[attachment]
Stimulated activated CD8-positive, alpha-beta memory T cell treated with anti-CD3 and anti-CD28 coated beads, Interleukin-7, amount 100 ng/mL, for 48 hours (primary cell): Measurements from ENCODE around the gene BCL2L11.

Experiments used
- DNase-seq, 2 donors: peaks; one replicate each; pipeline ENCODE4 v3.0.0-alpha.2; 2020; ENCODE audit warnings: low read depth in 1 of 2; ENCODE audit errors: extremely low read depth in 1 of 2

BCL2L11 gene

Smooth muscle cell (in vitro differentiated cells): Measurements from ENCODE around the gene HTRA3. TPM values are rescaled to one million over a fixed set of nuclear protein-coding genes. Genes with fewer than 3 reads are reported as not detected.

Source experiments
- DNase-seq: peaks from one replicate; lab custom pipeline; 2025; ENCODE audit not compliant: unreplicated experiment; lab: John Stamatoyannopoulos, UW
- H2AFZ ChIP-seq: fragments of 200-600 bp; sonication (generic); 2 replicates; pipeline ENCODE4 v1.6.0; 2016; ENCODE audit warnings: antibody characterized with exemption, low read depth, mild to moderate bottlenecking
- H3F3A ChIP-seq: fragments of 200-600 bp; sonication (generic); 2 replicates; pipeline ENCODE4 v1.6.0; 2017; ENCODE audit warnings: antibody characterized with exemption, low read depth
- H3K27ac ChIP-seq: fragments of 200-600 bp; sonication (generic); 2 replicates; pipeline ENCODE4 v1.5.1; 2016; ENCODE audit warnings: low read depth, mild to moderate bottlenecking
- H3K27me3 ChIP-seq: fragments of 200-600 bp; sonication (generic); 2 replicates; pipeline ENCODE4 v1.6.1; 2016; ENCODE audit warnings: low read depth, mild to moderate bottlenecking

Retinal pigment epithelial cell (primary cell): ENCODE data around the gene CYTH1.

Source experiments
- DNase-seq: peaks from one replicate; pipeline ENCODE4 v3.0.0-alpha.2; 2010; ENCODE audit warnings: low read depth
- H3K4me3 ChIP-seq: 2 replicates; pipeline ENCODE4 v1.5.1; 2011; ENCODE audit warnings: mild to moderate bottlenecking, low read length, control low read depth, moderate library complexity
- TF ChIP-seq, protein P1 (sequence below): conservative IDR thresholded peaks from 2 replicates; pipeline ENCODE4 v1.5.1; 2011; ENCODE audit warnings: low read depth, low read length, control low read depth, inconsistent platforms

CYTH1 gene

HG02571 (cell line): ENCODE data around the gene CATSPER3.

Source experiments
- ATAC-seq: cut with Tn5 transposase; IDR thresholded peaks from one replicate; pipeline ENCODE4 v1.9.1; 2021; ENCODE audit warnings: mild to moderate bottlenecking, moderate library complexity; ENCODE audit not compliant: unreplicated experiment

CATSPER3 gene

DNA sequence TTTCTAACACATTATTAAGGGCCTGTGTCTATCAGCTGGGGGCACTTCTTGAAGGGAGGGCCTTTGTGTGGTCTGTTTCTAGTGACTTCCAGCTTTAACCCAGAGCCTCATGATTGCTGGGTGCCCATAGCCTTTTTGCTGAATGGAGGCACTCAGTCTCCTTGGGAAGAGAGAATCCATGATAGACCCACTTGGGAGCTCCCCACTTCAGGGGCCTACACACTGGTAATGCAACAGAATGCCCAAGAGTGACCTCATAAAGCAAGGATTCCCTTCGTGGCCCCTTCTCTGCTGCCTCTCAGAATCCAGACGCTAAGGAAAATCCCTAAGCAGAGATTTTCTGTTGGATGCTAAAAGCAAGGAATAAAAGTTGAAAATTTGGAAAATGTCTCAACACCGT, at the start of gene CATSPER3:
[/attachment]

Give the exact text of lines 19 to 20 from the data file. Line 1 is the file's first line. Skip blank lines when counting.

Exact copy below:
Source experiments
- ATAC-seq: cut with Tn5 transposase; IDR thresholded peaks from one replicate; pipeline ENCODE4 v1.9.1; 2021; ENCODE audit warnings: mild to moderate bottlenecking, moderate library complexity; ENCODE audit not compliant: unreplicated experiment